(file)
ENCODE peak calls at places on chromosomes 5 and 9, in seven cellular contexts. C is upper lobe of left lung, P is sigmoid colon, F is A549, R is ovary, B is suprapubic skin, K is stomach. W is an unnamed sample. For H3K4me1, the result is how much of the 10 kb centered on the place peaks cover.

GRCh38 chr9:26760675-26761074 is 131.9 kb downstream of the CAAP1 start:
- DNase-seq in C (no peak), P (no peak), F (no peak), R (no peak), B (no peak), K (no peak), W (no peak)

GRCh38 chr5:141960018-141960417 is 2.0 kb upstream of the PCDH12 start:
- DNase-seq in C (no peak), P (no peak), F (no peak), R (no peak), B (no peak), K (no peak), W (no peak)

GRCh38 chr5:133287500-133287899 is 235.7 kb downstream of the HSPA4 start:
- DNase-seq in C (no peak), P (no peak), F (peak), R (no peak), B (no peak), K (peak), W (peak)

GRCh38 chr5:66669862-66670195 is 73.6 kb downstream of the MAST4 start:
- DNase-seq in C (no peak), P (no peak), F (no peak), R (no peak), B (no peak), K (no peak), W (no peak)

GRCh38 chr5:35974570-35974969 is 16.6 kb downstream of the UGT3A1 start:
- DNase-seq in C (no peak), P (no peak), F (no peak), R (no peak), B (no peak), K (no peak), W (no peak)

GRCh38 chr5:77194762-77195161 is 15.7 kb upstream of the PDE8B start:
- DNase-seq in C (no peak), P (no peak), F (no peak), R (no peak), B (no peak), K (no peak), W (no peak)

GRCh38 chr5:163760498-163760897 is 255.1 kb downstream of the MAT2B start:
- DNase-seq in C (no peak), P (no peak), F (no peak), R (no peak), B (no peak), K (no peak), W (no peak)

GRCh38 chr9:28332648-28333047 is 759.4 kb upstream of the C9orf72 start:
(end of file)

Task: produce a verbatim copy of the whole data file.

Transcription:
ENCODE peak calls at places on chromosomes 5 and 9, in seven cellular contexts. C is upper lobe of left lung, P is sigmoid colon, F is A549, R is ovary, B is suprapubic skin, K is stomach. W is an unnamed sample. For H3K4me1, the result is how much of the 10 kb centered on the place peaks cover.

GRCh38 chr9:26760675-26761074 is 131.9 kb downstream of the CAAP1 start:
- DNase-seq in C (no peak), P (no peak), F (no peak), R (no peak), B (no peak), K (no peak), W (no peak)

GRCh38 chr5:141960018-141960417 is 2.0 kb upstream of the PCDH12 start:
- DNase-seq in C (no peak), P (no peak), F (no peak), R (no peak), B (no peak), K (no peak), W (no peak)

GRCh38 chr5:133287500-133287899 is 235.7 kb downstream of the HSPA4 start:
- DNase-seq in C (no peak), P (no peak), F (peak), R (no peak), B (no peak), K (peak), W (peak)

GRCh38 chr5:66669862-66670195 is 73.6 kb downstream of the MAST4 start:
- DNase-seq in C (no peak), P (no peak), F (no peak), R (no peak), B (no peak), K (no peak), W (no peak)

GRCh38 chr5:35974570-35974969 is 16.6 kb downstream of the UGT3A1 start:
- DNase-seq in C (no peak), P (no peak), F (no peak), R (no peak), B (no peak), K (no peak), W (no peak)

GRCh38 chr5:77194762-77195161 is 15.7 kb upstream of the PDE8B start:
- DNase-seq in C (no peak), P (no peak), F (no peak), R (no peak), B (no peak), K (no peak), W (no peak)

GRCh38 chr5:163760498-163760897 is 255.1 kb downstream of the MAT2B start:
- DNase-seq in C (no peak), P (no peak), F (no peak), R (no peak), B (no peak), K (no peak), W (no peak)

GRCh38 chr9:28332648-28333047 is 759.4 kb upstream of the C9orf72 start: